Although there were probably dramatic changes taking place in NA’s membership throughout the 1970s and early 1980s, especially as NA developed outside the United States in places where the predominant culture was not Judeo-Christian, there weren’t any significant changes to NA’s written ideas about a Higher Power during that time.  When the Basic Text was published in 1983, it was really the first time a wide variety of the fellowship’s views about spirituality, God, a Higher Power, etc., were compiled and presented as the collective wisdom and experience of NA as a whole.

The sum and substance of NA’s thinking about a Higher Power appears in the following quoted material, which has remained unchanged (except for a minor grammatical correction) through six different editions of the Basic Text:

“At some point, we realized that we needed the help of some Power greater than our addiction.  Our understanding of a Higher Power is up to us.  No one is going to decide for us.  We can call it the group, the program, or we can call it God.  The only suggested guidelines are that this Power be loving, caring, and greater than ourselves.  We don’t have to be religious to accept this idea.�

“Our concept of God comes not from dogma, but from what we believe and what works for us.  Many of us understand God to be simply whatever force keeps us clean.  The right to a God of your understanding is total and without any catches.�

Looking back at NA’s growth over the decades since this was written, only now can we truly appreciate the breadth and depth of spiritual bedrock laid by these statements.  It is almost as if the writers of the Basic Text could see into the future and knew that NA’s presentation of spirituality would have to be inclusive enough to accommodate members from all over the world with all of their accompanying languages and cultures.

Still, there have been efforts to build even more inclusiveness into NA’s program.  One of the most significant was embodied in the decision of the World Service Conference Literature Committee to make sure that all new literature created for the fellowship would refer to God in gender-neutral terms and try as often as possible to include the qualifier “of our understanding�  along with uses of the word “God.�

A few times, this resulted in some amusing comments during the development of It Works: How and Why.  During committee meetings, committee members reviewed draft material and pointed out places where the text read simply “God�  instead of “a God of our understanding.�   The phrase “naked God�  was coined to describe these places.  We can only imagine the reaction if someone had walked into a WSCLC meeting without knowing the background and heard a committee member say, “There’s a naked God on line four in the third paragraph.  Can we do something about that, please?�

Amusement aside, the decision stood.  With few exceptions, “God�  is usually “of our understanding�  in It Works: How and Why.  The committee also tried to use the phrases “Higher Power�  and “a Power greater than ourselves�  instead of “God�  as often as possible.

Some input received from a member of the fellowship during the development process pointed out that the committee’s efforts were still falling short in one area.  There was no material that addressed belief in a higher power that wasn’t a supernatural deity, and using various terms—God of our understanding, Higher Power, Power greater than ourselves—to describe the same concept did not promote inclusiveness.  In response, the committee included more discussion about non-supernatural higher powers such as the spiritual principles of the program, the NA group, etc.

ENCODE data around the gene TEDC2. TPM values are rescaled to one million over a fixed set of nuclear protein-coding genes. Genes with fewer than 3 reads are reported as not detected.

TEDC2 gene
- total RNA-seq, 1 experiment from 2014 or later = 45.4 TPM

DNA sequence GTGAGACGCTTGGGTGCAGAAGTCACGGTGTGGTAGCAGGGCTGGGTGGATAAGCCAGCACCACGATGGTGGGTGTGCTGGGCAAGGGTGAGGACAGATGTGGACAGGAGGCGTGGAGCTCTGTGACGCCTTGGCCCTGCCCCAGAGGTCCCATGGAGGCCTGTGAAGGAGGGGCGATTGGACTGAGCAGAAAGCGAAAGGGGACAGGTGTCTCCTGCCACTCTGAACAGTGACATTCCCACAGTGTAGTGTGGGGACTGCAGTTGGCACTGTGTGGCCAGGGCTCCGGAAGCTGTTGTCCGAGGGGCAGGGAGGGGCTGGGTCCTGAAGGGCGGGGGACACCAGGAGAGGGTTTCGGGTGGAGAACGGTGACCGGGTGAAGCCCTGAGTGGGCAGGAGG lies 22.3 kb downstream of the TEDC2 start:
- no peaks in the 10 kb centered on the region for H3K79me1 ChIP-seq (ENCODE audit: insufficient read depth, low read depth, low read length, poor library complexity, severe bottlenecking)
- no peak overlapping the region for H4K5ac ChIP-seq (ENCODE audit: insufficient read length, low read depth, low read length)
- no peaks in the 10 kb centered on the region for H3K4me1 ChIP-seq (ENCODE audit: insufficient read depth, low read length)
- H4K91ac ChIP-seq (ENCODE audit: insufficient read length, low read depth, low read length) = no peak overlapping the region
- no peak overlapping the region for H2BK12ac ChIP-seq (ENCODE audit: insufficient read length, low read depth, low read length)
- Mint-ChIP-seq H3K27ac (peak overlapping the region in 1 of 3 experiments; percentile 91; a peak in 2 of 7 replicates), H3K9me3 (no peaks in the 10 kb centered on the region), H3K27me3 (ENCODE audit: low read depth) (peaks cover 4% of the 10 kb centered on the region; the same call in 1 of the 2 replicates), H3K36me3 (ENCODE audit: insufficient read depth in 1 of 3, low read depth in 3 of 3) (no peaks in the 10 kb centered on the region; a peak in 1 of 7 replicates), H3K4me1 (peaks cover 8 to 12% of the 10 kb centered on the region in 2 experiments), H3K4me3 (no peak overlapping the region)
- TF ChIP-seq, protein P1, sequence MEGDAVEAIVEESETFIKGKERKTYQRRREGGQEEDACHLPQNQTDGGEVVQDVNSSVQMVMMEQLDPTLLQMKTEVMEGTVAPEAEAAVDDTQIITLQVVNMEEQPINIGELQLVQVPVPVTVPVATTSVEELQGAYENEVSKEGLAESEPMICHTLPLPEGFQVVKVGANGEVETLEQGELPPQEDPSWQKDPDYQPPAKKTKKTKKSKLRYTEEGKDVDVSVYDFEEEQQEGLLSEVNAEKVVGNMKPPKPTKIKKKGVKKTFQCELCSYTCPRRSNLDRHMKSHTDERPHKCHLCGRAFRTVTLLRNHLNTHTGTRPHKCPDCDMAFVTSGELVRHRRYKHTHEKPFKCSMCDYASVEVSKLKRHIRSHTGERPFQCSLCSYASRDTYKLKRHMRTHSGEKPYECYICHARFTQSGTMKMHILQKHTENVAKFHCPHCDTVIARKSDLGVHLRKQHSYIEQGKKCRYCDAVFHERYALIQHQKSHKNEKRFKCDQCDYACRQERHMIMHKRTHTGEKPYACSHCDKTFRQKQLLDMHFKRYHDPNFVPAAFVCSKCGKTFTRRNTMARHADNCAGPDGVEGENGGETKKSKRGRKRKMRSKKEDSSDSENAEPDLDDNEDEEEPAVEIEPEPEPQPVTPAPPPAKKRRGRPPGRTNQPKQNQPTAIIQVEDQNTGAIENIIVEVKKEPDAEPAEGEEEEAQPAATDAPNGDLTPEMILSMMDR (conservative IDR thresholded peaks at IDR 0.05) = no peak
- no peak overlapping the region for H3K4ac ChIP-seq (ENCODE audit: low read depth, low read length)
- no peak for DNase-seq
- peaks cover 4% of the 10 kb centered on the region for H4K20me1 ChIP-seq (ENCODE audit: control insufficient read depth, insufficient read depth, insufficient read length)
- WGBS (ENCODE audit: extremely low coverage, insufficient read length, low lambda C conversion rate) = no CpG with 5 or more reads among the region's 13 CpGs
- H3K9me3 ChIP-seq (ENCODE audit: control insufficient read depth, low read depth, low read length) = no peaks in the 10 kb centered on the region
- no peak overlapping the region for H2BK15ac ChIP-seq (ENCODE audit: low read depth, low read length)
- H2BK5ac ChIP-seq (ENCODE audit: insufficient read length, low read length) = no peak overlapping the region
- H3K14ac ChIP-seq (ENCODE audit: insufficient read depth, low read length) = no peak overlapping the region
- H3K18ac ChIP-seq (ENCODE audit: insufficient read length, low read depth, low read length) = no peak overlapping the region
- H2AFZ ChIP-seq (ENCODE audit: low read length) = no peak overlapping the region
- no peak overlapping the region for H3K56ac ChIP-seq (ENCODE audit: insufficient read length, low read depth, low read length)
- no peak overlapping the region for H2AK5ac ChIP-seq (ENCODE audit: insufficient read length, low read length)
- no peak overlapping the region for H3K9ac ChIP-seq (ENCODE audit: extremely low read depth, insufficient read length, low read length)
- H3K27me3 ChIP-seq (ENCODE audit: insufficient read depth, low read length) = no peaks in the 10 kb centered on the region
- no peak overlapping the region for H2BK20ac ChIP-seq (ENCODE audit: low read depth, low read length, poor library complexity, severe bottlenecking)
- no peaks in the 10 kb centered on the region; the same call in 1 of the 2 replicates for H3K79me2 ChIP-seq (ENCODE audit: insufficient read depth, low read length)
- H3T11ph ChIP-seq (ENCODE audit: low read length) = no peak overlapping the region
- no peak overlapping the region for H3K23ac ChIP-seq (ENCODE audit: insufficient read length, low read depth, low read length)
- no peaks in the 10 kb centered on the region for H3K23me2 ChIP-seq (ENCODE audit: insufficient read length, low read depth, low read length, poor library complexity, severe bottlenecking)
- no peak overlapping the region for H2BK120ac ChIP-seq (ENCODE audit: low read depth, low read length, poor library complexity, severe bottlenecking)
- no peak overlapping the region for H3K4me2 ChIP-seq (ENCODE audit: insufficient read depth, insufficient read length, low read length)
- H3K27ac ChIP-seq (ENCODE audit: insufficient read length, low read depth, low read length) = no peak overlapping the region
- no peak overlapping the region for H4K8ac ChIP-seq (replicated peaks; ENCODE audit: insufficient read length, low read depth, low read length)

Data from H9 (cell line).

In 1993, the same year It Works was approved by the fellowship, a motion was brought to the World Service Conference to change wording in the steps and traditions that referred to God as “He�  or “Him�  to language that was completely gender-neutral.  Conference participants believed that the issues surrounding the motion went far deeper than the language of the motion and decided to send the motion and some accompanying explanation out to the fellowship for further discussion.

The NA Way Magazine (it was a monthly publication at the time) joined in the effort to promote discussion of “Motion 39� —the number the motion was assigned in conference proceedings and by which the motion became widely known.  The magazine provided a special forum consisting of three or four pages in each issue for members to express their viewpoints about the language used to describe God in NA.

The discussions and sharing ranged far from the original motion to change the gender reference; many expressed the opinion that it was time to eliminate the word “God�  from NA’s vocabulary altogether.  Their opinions were answered in strongly worded editorials by those who believed just the opposite.

While it was true that much antagonism and disrespect accompanied the discussions, the positive effect of the discussions can’t be discounted.  Many members got the opportunity to hear about understandings of God that they may never have heard otherwise.  English-speaking members had the opportunity to learn that in other languages, not only did the word “God�  have a gender, so did regular old nouns and verbs.  The designation of a word as “masculine�  or “feminine�  had nothing to do with sexism; it was just a point of grammar.  Everybody had the opportunity to become more open-minded and more sensitive to other people’s viewpoints.

When the issue of changing the steps and traditions returned to the WSC in 1996 for a final decision, it was defeated, but the open-mindedness and sensitivity remained.  New literature, including the Step Working Guides approved at WSC’98, steadfastly maintained WSCLC’s commitment to using inclusive language and even elaborated on the concept of inclusiveness itself.

Throughout all the changes and discussions, at least one thing hasn’t changed a bit: the desire of NA members to carry the message of recovery to as many addicts as possible.  As it says in the introduction to the Basic Text, “Everything that occurs in the course of NA service must be motivated by the desire to more successfully carry the message of recovery to the addict who still suffers.�   Who could argue with that?!

by Cindy T, Editor
NA WAY 1999 Volume Sixteen
Number Three
Being stuck way up north I read literature do service in my area,region,and homegroup.New friends new ways of life.Left old friend out there same old story they have .Like helping newcomers , I was one once,have to give back what was freely given to me .